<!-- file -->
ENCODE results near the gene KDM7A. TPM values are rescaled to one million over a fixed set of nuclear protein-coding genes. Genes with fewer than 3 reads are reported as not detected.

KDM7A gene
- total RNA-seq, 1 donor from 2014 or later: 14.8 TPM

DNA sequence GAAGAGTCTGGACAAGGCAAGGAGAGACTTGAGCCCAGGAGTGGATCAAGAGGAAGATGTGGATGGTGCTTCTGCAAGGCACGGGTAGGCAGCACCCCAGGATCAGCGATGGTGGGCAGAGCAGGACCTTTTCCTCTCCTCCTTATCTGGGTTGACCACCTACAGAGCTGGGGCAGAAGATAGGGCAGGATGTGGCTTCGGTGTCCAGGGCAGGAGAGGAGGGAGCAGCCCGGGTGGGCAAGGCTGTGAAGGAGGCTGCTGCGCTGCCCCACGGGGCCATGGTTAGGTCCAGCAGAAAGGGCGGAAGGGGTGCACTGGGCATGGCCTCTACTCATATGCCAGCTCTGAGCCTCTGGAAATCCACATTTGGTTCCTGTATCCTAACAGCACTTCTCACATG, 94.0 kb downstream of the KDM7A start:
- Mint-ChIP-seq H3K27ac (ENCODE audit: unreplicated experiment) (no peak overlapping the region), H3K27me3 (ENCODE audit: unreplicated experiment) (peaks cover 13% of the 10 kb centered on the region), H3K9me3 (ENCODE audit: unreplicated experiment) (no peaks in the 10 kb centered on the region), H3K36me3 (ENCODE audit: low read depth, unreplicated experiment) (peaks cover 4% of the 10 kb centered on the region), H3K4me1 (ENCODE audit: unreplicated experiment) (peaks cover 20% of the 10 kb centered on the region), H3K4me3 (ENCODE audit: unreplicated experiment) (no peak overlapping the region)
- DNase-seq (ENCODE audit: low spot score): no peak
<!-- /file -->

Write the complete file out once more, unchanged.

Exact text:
ENCODE results near the gene KDM7A. TPM values are rescaled to one million over a fixed set of nuclear protein-coding genes. Genes with fewer than 3 reads are reported as not detected.

KDM7A gene
- total RNA-seq, 1 donor from 2014 or later: 14.8 TPM

DNA sequence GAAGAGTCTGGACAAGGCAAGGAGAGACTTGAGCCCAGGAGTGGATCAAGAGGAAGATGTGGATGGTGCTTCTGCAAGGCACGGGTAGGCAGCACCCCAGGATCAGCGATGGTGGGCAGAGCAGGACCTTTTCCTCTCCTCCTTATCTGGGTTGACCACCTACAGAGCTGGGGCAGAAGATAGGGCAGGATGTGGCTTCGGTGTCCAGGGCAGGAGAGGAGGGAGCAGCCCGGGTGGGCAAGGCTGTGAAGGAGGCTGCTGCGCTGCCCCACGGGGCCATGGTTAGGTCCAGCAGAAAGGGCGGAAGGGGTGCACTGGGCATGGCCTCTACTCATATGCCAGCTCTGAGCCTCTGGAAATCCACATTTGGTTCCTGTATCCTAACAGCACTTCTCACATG, 94.0 kb downstream of the KDM7A start:
- Mint-ChIP-seq H3K27ac (ENCODE audit: unreplicated experiment) (no peak overlapping the region), H3K27me3 (ENCODE audit: unreplicated experiment) (peaks cover 13% of the 10 kb centered on the region), H3K9me3 (ENCODE audit: unreplicated experiment) (no peaks in the 10 kb centered on the region), H3K36me3 (ENCODE audit: low read depth, unreplicated experiment) (peaks cover 4% of the 10 kb centered on the region), H3K4me1 (ENCODE audit: unreplicated experiment) (peaks cover 20% of the 10 kb centered on the region), H3K4me3 (ENCODE audit: unreplicated experiment) (no peak overlapping the region)
- DNase-seq (ENCODE audit: low spot score): no peak